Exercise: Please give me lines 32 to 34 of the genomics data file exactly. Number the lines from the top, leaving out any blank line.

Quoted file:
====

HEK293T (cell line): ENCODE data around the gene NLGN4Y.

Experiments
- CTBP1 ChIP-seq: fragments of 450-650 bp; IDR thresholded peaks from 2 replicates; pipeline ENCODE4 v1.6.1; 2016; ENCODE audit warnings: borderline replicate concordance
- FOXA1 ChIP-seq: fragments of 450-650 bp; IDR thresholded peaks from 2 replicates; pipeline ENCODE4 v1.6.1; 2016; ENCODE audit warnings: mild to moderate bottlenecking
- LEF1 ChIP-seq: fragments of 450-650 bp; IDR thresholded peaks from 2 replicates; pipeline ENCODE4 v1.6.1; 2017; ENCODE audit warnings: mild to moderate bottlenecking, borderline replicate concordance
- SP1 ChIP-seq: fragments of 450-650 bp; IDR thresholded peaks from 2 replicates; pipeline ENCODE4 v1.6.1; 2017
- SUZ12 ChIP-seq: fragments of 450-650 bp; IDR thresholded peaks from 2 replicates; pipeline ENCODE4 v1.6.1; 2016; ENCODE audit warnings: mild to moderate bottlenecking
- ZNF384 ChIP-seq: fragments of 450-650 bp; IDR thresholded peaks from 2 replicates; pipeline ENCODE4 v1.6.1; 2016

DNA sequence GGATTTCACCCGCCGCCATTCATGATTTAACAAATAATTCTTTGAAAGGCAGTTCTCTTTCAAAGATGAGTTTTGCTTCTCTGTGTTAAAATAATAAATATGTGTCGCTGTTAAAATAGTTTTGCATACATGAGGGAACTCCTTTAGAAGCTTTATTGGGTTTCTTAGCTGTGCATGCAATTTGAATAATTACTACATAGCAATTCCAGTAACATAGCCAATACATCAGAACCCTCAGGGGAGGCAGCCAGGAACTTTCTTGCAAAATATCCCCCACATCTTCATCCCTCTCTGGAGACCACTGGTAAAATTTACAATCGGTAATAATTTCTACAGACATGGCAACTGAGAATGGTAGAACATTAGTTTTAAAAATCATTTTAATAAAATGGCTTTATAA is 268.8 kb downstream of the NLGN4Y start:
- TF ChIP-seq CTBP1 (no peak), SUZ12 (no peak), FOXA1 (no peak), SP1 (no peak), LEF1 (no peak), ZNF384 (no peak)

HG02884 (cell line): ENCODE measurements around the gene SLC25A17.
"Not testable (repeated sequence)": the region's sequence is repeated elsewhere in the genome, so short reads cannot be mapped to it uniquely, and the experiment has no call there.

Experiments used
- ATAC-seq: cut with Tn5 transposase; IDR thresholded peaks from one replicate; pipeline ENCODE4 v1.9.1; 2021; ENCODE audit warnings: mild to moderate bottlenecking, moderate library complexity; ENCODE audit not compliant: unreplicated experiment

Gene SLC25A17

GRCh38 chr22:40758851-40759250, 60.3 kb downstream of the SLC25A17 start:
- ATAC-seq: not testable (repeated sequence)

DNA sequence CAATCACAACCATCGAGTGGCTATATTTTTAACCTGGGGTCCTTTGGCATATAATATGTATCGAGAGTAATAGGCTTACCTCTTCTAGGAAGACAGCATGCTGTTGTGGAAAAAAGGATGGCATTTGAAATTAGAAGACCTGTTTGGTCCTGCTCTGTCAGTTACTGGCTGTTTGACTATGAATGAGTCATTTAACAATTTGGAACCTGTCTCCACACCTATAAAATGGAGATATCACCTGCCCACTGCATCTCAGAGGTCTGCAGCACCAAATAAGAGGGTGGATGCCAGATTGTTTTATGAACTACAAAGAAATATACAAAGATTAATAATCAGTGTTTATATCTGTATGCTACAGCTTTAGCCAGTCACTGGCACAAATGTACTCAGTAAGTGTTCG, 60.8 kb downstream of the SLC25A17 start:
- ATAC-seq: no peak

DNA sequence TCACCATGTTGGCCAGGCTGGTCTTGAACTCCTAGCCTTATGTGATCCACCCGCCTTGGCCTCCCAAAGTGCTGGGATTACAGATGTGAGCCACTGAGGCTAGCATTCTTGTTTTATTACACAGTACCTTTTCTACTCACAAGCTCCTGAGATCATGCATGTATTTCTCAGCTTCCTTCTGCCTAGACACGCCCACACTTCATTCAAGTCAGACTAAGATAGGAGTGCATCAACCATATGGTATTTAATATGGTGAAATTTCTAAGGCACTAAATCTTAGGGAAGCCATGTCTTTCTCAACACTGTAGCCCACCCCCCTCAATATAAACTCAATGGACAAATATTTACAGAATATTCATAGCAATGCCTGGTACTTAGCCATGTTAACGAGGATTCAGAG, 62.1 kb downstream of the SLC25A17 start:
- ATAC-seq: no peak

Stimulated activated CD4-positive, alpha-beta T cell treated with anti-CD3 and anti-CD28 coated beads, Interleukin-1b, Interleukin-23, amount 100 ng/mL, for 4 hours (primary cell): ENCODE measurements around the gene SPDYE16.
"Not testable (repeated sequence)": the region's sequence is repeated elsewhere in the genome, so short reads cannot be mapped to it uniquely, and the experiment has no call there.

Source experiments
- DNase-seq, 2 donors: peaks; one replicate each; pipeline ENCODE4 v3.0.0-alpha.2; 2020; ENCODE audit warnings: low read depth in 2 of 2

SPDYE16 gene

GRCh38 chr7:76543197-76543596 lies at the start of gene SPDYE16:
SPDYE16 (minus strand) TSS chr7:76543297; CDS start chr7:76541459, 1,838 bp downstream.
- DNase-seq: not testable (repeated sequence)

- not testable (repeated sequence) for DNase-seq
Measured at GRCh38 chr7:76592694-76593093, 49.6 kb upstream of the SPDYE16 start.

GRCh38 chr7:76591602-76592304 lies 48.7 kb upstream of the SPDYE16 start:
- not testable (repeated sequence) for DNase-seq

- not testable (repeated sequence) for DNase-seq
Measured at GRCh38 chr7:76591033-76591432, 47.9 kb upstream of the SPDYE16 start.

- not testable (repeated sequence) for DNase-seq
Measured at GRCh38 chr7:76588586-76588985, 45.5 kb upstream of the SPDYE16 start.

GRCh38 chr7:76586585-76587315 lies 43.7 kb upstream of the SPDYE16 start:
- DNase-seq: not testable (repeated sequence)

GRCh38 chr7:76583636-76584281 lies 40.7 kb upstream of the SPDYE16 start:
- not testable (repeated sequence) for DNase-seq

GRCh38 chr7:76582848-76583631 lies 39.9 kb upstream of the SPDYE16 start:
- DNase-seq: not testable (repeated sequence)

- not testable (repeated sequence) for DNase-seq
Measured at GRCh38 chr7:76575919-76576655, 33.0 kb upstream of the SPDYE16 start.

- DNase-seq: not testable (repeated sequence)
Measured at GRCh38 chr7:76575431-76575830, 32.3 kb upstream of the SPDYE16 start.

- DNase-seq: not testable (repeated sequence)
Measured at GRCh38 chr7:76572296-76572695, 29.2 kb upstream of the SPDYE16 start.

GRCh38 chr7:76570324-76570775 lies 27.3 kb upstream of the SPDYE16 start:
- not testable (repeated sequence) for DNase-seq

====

GRCh38 chr7:76591602-76592304 lies 48.7 kb upstream of the SPDYE16 start:
- not testable (repeated sequence) for DNase-seq

- not testable (repeated sequence) for DNase-seq